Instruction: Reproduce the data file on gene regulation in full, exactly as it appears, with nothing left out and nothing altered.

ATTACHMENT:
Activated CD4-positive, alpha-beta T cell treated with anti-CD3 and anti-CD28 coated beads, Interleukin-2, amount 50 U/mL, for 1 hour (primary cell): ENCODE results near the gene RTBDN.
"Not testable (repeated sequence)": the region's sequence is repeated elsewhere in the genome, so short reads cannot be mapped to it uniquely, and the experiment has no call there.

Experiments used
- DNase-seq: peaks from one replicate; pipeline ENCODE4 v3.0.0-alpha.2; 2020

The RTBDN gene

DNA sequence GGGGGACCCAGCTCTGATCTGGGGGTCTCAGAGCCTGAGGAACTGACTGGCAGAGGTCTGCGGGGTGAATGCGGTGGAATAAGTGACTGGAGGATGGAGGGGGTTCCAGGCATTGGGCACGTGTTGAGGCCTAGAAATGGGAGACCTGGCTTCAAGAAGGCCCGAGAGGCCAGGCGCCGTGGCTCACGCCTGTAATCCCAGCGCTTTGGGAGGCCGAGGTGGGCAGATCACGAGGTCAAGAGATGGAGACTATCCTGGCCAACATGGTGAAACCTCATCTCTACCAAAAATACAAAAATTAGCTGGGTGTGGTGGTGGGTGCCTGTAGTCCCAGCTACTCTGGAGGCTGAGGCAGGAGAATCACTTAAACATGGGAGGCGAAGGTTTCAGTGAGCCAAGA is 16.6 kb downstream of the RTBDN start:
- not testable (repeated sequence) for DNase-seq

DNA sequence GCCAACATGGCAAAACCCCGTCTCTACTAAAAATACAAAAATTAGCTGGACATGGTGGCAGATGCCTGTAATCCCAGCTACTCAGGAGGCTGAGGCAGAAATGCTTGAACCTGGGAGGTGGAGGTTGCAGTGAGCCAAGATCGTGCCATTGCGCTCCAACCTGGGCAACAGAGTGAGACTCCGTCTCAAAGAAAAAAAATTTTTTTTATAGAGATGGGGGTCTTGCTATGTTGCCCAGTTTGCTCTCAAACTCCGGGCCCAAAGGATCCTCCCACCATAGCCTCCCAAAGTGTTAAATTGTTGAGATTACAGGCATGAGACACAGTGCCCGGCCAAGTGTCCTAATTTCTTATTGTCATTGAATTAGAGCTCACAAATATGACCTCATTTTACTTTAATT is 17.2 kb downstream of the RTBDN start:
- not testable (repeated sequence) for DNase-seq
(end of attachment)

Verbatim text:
Activated CD4-positive, alpha-beta T cell treated with anti-CD3 and anti-CD28 coated beads, Interleukin-2, amount 50 U/mL, for 1 hour (primary cell): ENCODE results near the gene RTBDN.
"Not testable (repeated sequence)": the region's sequence is repeated elsewhere in the genome, so short reads cannot be mapped to it uniquely, and the experiment has no call there.

Experiments used
- DNase-seq: peaks from one replicate; pipeline ENCODE4 v3.0.0-alpha.2; 2020

The RTBDN gene

DNA sequence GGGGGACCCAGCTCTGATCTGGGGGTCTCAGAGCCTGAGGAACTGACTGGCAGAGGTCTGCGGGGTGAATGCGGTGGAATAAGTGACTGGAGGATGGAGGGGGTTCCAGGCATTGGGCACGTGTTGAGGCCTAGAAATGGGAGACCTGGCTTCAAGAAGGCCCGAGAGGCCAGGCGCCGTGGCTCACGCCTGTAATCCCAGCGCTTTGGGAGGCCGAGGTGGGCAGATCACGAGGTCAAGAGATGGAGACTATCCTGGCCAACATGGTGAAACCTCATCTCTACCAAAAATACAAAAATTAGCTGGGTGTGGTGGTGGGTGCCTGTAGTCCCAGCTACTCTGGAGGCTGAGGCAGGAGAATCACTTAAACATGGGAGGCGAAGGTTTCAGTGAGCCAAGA is 16.6 kb downstream of the RTBDN start:
- not testable (repeated sequence) for DNase-seq

DNA sequence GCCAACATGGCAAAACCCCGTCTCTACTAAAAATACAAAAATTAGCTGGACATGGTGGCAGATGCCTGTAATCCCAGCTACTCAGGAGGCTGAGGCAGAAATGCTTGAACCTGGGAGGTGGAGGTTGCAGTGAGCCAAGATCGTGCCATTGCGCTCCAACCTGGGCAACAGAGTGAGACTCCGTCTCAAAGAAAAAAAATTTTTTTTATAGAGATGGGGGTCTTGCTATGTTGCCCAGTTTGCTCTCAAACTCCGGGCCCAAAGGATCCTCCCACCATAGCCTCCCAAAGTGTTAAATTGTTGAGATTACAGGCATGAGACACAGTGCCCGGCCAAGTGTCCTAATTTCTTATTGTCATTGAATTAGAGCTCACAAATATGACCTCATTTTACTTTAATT is 17.2 kb downstream of the RTBDN start:
- not testable (repeated sequence) for DNase-seq